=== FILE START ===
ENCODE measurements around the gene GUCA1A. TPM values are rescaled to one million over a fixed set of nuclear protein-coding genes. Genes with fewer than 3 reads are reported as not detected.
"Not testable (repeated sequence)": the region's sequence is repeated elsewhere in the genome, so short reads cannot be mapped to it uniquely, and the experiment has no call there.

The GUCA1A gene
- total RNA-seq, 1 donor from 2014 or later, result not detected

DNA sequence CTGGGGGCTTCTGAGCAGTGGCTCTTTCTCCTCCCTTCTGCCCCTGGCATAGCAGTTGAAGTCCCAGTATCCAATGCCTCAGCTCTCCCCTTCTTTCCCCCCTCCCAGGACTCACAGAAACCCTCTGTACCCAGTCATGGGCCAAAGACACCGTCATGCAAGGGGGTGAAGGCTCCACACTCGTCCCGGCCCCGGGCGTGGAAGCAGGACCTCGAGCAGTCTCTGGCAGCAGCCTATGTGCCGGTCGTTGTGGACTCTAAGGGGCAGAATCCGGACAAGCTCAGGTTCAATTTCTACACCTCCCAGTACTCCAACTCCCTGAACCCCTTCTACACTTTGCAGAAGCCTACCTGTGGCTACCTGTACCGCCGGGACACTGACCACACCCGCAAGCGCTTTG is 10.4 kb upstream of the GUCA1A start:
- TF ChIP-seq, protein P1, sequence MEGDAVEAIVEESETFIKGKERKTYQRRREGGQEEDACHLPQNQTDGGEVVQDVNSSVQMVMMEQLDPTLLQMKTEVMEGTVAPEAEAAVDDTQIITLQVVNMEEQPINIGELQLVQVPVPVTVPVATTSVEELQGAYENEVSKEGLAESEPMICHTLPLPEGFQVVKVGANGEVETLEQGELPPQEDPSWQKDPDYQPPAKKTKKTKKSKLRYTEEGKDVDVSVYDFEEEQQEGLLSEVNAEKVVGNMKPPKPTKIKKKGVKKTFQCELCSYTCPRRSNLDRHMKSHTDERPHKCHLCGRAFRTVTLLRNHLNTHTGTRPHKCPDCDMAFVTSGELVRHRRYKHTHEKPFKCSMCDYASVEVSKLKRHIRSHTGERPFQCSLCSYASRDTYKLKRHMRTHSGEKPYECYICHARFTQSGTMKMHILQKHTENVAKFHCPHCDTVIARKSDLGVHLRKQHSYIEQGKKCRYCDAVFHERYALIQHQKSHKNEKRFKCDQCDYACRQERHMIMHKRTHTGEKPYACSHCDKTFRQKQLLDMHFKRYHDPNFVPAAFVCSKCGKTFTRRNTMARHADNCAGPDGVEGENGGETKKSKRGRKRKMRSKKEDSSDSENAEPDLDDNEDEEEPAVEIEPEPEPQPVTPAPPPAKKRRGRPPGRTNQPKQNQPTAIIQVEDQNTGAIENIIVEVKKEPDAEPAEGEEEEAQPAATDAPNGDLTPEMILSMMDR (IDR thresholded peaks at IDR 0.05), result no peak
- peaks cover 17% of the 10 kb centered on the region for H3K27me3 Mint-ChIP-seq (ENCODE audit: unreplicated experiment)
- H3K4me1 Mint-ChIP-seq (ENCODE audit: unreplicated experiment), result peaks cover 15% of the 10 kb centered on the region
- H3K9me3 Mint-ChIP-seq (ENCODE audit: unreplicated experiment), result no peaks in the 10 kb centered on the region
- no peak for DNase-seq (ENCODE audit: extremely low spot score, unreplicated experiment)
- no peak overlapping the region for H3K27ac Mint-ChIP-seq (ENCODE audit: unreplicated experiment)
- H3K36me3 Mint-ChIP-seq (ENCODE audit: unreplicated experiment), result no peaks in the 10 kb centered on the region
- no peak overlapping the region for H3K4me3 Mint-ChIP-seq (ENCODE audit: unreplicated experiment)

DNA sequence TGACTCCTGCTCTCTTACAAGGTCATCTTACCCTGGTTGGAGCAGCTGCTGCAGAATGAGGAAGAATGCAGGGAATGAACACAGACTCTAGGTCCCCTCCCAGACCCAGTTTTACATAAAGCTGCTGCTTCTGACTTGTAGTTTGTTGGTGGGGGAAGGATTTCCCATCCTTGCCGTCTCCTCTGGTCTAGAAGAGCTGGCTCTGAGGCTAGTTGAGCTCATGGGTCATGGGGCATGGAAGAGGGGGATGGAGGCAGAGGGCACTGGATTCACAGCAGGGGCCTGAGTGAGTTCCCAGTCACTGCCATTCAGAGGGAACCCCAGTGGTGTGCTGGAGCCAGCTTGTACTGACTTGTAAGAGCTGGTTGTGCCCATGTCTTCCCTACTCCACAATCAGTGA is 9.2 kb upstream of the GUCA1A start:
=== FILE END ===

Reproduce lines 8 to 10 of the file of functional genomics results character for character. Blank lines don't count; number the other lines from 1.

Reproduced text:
- H3K4me1 Mint-ChIP-seq (ENCODE audit: unreplicated experiment), result peaks cover 15% of the 10 kb centered on the region
- H3K9me3 Mint-ChIP-seq (ENCODE audit: unreplicated experiment), result no peaks in the 10 kb centered on the region
- no peak for DNase-seq (ENCODE audit: extremely low spot score, unreplicated experiment)